The sun is the largest source of energy in the galaxy, and we can benefit greatly from using this immense resource.
According to researchers at Stanford’s DeepSolar Project, more than 1.5 million solar panels are being used across the U.S. alone, but how does solar power work exactly? How can a simple solar panel be used to power your hot water heater, TV, oven, and the other appliances in your home?
In this blog post, I’ll answer this question and more. I’ll walk you through the solar process, answer some questions you might have, and most importantly, discuss how solar power can save you money. Let’s jump right in.
Solar Energy – What Is It?
As its name suggests, solar energy is energy or fuel originating from the sun.
This is important because the sun has shined every day for thousands of years and will likely shine for thousands more. It is the ultimate renewable energy source. Its supply isn’t limited or expensive to extract like gas, coal, or oil. Plus, it is clean energy.
Through the use of photovoltaics, we can capture sunlight with solar panel systems and convert it into electricity. Solar panels are comprised of tiny silicon PV cells, which are organized into modules and linked together to create a panel. Each panel generates an electrical flow.
Solar Power – How Does It Work?
In a nutshell, the panels in your solar power system will use light particles known as photons to isolate electrons from atoms, creating solar power.
The entire process can be easily explained in just a few steps:
1. Panel Catches Sunlight and Generates Solar Electricity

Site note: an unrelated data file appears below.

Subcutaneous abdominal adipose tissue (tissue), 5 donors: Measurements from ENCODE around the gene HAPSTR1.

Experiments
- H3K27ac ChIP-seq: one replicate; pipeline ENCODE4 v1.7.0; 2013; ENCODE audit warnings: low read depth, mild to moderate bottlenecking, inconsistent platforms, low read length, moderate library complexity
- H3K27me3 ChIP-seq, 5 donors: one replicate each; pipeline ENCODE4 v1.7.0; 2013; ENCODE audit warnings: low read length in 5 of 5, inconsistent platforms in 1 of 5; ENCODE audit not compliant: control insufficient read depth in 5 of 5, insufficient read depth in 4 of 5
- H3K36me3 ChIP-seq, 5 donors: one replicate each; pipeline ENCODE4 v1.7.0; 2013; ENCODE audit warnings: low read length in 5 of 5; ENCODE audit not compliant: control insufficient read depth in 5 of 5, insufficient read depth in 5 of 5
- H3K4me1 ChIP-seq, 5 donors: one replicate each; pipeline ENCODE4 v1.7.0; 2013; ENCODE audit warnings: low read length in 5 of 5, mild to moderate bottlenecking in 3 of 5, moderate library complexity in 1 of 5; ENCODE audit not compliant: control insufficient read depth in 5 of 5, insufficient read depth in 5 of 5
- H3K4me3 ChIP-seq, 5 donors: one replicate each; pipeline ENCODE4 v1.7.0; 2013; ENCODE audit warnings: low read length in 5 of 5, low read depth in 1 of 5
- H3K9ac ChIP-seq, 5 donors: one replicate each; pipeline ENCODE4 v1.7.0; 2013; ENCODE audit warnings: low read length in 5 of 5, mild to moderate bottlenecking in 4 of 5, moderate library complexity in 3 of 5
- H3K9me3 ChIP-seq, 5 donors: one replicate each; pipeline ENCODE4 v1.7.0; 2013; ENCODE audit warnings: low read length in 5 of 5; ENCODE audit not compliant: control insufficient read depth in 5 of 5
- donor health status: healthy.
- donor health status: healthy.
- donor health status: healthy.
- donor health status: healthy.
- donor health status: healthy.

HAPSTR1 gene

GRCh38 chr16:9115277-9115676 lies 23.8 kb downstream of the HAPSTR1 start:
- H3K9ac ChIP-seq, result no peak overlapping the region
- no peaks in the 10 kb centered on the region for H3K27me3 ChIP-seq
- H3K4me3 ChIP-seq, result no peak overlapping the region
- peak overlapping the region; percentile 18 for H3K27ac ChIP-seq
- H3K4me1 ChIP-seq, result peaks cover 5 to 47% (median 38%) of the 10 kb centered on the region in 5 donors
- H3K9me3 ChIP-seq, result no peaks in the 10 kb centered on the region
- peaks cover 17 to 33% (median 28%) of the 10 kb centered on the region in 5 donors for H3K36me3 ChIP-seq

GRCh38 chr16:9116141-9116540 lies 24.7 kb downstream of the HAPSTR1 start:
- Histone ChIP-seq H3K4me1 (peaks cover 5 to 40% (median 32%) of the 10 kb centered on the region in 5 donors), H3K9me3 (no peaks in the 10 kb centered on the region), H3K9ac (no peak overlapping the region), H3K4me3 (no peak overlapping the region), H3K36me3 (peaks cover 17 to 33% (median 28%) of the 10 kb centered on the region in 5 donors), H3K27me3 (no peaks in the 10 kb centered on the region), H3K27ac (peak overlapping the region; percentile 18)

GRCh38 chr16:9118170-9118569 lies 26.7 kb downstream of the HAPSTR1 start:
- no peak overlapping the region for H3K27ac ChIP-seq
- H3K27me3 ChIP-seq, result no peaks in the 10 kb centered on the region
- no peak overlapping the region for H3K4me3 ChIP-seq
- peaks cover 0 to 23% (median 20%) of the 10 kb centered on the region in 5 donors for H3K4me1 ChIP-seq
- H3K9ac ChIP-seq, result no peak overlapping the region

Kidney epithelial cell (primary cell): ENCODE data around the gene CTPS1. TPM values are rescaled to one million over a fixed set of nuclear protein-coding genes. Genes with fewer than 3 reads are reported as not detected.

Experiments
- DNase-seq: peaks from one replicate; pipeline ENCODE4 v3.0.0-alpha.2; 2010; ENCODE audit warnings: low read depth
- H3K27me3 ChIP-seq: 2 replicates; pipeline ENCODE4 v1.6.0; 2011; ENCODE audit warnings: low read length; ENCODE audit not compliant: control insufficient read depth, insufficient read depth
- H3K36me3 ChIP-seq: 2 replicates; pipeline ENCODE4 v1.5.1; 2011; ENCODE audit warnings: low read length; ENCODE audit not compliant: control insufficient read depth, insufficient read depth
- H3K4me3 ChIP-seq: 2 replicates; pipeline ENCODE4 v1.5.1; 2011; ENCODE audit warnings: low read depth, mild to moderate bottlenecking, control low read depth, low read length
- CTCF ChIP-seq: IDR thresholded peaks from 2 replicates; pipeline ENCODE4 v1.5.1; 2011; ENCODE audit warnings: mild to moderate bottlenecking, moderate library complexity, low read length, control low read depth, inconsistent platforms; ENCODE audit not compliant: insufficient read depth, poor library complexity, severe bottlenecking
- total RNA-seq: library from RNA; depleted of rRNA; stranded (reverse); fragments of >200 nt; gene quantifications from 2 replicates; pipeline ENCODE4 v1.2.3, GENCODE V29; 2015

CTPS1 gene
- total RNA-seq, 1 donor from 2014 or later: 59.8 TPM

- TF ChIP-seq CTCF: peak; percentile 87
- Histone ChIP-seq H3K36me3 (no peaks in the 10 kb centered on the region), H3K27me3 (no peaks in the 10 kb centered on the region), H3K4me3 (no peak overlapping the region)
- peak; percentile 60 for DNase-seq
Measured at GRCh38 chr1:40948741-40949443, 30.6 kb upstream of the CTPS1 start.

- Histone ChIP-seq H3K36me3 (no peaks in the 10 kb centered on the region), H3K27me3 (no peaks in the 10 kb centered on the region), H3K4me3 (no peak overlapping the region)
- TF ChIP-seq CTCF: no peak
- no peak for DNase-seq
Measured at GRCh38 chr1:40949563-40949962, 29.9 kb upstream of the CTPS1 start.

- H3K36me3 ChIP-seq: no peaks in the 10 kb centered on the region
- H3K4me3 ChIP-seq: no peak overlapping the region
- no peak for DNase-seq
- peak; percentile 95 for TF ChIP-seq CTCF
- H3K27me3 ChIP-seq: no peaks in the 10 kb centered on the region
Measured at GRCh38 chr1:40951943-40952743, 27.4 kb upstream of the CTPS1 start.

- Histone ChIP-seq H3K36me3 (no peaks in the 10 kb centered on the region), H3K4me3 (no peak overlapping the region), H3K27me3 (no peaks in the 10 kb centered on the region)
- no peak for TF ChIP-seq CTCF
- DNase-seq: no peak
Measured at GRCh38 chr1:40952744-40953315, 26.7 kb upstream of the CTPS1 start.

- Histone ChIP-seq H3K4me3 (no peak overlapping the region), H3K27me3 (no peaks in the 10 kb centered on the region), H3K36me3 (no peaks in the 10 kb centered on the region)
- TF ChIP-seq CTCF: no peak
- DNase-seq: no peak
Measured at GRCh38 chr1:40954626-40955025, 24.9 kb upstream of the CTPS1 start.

When sunlight hits them, the PV cells in a solar panel system convert the photons into direct current electricity.
While this is great, DC electricity can’t be used to power your home. It must be converted to alternating current, or AC, electricity. This requires a solar converter.
2. Inverter Converts DC Current to AC Current
When you go with an experienced solar company, all you really need to know is that your inverter(s) convert useless energy into useful electricity.
Some solar panel systems have a single “string” inverter for the whole system. Others use microinverters connected to each solar panel. Regardless of which is used, you will be able to power most, if not all, of your home.
3. Unused Electricity is Sent to the Grid
If you choose to tie your system to the power grid, which may seem counterintuitive, you can supply the grid with any leftover solar electricity you generate.
To do so, you’ll need to set up a net metering agreement with your local utility. Many homeowners receive energy credits for their solar power surplus. Others regularly receive checks in the mail.
That’s right; not only are you not paying $100+ to the electric company each month, but they may actually pay you. How cool is that?
How It All Started
Did you know the modern idea of solar power we use today came from a handful of 19th century pioneers?
In 1839, Edmond Becquerel discovered PV cells generated more electricity when exposed to sunlight. Some time later in 1873, Willoughby Smith discovered the photoconductivity of selenium.
Meanwhile, in 1876, Richard Evans Day and William Grylls Adams applied Becquerel’s photovoltaic principle to selenium and discovered it could create electricity when placed in the sunlight. Seven years later in 1883, Charles Fritz, an American inventor, developed the very first selenium solar cell.
Voila! The rest is history.